The list goes on but I believe a pattern can be seen. God does not ask us to submit to His will “cold turkey.” He addresses our unbelief and unwillingness to submit to His will by making clear His love toward us by first showing us that His promises are trustworthy, His ability to save is overwhelming, His resources are limitless, and His patience is never ending by not just getting us to obey but teaching us to obey. (There is a difference. Too often we assume that God is more interested in obedience than the necessity of our sinful condition requires. His intervention by teaching us to obey reveals a side of mercy and love we forget.)
I believe that Jesus understood well what had taken place not only during the Exodus but throughout the Old Testament. (He was there! John 8:54-58.) The knowledge that He brought to our world was of our God, who is very active in reaching out to us in our sinfulness. So when He fought with doubt and doing His own will, He had insight into the true character of God that we don’t see, being blinded by sin. He overcame sin perfectly, not because His assumed nature was different from ours, but because He knew the Father, whom He came to reveal to us. That is the victory we need, to see the Father as Jesus saw the Father—to have the faith of Jesus. Such a view would drastically change our understanding of submission to God. No more would we be tempted to think how hard submitting to God’s will might be. We instead would focus upon the revealed life of our Father and how He is able to deliver us in our fight with self (as He promised Moses at the burning bush). This does not diminish the struggle we each face when we decide to follow Christ, but it does give us real hope that, “where sin abounds, grace abounds much more” (Rom. 5:22).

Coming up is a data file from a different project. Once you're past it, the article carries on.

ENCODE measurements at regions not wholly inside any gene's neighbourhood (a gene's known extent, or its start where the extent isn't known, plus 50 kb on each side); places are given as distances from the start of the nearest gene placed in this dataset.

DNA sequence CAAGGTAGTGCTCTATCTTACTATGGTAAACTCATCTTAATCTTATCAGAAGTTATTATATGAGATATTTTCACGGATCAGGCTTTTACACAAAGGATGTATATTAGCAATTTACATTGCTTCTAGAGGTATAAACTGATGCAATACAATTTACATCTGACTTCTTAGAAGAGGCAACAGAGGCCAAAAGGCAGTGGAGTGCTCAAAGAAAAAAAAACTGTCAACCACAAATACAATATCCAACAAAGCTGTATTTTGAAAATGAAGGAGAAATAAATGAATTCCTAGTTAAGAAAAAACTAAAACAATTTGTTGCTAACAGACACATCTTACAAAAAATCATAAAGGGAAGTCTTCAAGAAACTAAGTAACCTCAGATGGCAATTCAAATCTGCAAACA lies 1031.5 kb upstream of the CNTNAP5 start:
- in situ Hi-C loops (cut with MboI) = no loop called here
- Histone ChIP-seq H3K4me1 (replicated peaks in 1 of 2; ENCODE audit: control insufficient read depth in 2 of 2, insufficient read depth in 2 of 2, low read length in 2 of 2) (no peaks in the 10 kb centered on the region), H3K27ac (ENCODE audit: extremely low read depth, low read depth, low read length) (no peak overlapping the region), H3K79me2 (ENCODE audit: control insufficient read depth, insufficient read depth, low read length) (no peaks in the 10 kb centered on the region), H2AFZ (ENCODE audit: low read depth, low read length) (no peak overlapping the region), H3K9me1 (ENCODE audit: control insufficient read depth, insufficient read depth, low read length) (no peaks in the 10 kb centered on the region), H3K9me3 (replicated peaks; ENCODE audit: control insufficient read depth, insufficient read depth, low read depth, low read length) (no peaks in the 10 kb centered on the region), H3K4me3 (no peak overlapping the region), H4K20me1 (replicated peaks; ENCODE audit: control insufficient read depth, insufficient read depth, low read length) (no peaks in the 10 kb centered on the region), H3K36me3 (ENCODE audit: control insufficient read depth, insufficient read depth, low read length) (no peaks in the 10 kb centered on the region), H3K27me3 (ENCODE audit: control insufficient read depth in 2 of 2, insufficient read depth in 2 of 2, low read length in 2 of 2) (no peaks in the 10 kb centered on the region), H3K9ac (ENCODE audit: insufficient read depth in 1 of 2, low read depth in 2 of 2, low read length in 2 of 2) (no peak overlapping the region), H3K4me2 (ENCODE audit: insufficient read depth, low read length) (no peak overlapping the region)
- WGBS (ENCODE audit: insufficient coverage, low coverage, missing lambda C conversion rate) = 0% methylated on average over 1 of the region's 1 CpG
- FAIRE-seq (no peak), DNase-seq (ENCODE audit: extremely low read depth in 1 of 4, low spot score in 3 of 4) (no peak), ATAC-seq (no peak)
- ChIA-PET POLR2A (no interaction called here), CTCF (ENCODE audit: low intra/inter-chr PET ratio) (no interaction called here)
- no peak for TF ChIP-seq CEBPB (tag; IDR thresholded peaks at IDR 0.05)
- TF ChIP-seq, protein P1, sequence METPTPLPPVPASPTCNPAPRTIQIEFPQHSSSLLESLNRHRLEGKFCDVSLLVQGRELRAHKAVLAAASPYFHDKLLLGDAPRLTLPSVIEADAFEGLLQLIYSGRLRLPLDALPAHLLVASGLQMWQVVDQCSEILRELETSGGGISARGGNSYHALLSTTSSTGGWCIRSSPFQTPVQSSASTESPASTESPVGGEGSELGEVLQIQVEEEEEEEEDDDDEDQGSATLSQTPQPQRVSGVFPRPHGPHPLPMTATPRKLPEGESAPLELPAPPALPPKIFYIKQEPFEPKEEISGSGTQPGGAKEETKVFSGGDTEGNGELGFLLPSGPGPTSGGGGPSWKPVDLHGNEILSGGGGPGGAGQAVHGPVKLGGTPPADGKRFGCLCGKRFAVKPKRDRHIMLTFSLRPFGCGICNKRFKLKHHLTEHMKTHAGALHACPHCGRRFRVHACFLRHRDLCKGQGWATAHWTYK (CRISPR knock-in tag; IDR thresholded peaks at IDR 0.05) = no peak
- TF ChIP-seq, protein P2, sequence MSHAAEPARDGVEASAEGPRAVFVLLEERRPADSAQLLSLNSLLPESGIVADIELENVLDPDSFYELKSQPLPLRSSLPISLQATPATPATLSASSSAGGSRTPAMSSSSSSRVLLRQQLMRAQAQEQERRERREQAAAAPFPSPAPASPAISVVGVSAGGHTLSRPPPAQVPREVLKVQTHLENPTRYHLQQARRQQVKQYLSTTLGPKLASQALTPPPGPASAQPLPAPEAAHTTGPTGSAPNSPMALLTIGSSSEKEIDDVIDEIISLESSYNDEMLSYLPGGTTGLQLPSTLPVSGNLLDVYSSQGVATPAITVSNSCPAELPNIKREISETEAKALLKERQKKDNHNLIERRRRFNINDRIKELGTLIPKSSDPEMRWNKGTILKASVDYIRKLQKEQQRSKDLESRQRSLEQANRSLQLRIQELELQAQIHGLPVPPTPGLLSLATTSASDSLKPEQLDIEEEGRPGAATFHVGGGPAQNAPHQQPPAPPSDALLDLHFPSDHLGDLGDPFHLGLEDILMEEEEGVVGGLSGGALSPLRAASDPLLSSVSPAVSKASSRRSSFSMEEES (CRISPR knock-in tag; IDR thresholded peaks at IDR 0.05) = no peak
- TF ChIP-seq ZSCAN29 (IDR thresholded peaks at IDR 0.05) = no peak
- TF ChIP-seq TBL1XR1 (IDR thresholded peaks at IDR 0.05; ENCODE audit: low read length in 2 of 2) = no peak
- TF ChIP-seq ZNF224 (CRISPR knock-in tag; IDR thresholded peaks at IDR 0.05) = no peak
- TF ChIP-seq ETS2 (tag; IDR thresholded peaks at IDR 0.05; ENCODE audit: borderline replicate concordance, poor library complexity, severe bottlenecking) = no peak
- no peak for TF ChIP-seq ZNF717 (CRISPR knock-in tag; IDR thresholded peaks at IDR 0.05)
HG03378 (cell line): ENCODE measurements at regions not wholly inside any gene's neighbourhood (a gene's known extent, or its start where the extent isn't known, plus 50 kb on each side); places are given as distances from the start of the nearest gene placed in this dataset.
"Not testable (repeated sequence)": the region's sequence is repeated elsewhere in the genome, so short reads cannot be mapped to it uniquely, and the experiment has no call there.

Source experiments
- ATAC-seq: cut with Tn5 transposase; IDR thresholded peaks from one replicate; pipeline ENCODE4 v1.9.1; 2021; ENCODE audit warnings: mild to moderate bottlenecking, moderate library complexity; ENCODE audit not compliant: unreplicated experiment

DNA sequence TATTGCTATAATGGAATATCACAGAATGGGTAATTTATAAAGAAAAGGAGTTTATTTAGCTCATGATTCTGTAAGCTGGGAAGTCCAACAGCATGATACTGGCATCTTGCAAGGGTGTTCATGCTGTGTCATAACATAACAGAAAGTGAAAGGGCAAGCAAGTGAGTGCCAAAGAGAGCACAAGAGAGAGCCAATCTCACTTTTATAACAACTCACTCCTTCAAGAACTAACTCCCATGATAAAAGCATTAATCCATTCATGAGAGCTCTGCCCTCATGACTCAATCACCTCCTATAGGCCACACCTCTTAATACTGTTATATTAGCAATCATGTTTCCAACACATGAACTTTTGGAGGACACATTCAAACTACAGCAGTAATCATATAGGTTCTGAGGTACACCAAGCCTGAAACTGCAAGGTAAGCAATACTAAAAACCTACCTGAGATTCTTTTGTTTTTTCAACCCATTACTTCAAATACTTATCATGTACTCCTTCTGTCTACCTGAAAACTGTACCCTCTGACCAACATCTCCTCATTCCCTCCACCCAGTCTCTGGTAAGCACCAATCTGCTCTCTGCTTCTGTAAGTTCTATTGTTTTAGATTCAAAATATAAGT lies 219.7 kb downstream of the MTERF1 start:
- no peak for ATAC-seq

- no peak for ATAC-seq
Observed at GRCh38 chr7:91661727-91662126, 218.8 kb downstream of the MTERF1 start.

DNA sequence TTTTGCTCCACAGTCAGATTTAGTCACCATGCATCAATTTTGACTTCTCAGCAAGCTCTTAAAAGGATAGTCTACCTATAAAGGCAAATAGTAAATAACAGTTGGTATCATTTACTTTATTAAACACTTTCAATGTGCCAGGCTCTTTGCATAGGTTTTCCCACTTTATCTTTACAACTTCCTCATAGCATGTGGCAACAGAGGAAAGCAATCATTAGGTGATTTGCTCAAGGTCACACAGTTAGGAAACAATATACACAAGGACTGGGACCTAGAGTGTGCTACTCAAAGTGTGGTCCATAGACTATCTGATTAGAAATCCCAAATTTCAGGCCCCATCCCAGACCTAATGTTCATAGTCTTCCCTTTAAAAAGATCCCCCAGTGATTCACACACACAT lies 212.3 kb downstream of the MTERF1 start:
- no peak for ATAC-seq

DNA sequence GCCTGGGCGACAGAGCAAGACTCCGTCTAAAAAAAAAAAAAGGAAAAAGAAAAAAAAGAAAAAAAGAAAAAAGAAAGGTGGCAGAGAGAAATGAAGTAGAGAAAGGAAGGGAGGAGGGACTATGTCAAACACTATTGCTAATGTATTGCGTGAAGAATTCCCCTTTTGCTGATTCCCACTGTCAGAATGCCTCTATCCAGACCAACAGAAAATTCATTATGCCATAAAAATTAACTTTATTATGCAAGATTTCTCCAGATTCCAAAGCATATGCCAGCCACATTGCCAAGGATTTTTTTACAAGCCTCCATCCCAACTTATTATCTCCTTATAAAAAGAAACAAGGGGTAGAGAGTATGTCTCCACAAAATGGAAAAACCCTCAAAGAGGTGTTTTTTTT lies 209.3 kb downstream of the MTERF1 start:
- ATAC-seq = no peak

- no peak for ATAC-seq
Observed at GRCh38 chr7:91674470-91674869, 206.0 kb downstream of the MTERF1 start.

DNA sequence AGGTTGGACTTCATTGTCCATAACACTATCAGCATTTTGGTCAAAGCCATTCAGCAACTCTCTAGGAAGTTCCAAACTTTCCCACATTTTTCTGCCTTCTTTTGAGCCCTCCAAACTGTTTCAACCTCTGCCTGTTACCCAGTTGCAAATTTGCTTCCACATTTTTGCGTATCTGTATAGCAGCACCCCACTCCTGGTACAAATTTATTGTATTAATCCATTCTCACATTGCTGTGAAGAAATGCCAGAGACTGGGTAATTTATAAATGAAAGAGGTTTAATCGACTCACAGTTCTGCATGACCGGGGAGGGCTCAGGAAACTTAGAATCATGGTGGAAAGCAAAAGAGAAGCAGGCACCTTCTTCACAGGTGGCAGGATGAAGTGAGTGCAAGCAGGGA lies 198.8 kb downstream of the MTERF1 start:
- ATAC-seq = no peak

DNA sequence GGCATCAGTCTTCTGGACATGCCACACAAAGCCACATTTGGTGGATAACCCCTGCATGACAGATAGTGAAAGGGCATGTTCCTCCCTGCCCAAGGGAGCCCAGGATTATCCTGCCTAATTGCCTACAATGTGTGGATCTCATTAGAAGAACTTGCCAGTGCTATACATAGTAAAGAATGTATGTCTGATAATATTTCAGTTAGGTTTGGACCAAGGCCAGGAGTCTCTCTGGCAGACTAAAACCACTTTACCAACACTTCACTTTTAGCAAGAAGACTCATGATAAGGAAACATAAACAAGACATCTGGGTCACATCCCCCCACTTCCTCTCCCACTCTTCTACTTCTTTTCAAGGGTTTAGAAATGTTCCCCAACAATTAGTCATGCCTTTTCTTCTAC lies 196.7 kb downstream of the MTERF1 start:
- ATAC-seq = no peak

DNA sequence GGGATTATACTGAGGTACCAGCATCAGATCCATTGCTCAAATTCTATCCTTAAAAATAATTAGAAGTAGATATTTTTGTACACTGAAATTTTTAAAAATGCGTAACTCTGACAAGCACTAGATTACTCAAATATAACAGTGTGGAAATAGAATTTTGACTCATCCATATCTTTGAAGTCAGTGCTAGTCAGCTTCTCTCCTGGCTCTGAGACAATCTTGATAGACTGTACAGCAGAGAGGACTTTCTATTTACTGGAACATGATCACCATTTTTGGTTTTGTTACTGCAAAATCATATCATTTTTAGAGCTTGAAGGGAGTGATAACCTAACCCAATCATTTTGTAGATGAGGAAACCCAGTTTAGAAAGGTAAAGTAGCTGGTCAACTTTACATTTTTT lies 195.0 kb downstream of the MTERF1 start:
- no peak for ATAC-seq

On a personal note, I could not have seen what I have just written if I had not learned to read my Bible as I saw E. J. Waggoner as I read The Everlasting Covenant. I was impressed with how he not only brought scripture in a way that appealed to me but also the way he brought out how God interacted with His people. I had never seen that part of the Gospel before. I was inclined to think that Jesus did all the saving at the cross and now “the ball was in my court.” I needed to step up and give myself to Him. When it dawned on me that my Father had worked so hard to win the hearts of the people in the Old Testament, I was moved to ask, “If He did it for them, is it possible that I am not seeing that He is doing it for me too?” The Bible was meant to engender faith, to empower us to live a life we have thought we could never live. By rereading the Bible, tracking the way God helps others to do His will, it change us into believers with hope, hope that is founded on the acts of God in a book that is far more revealing than we have thought.
—Robert Van Ornam
(Note: A series of CDs on these lessons recorded by this Robert J. Wieland is available from the office of the 1888 Message Study Committee: 269-473-1888.) Listen to the audio recording for LessonTo listen as a podcast click here.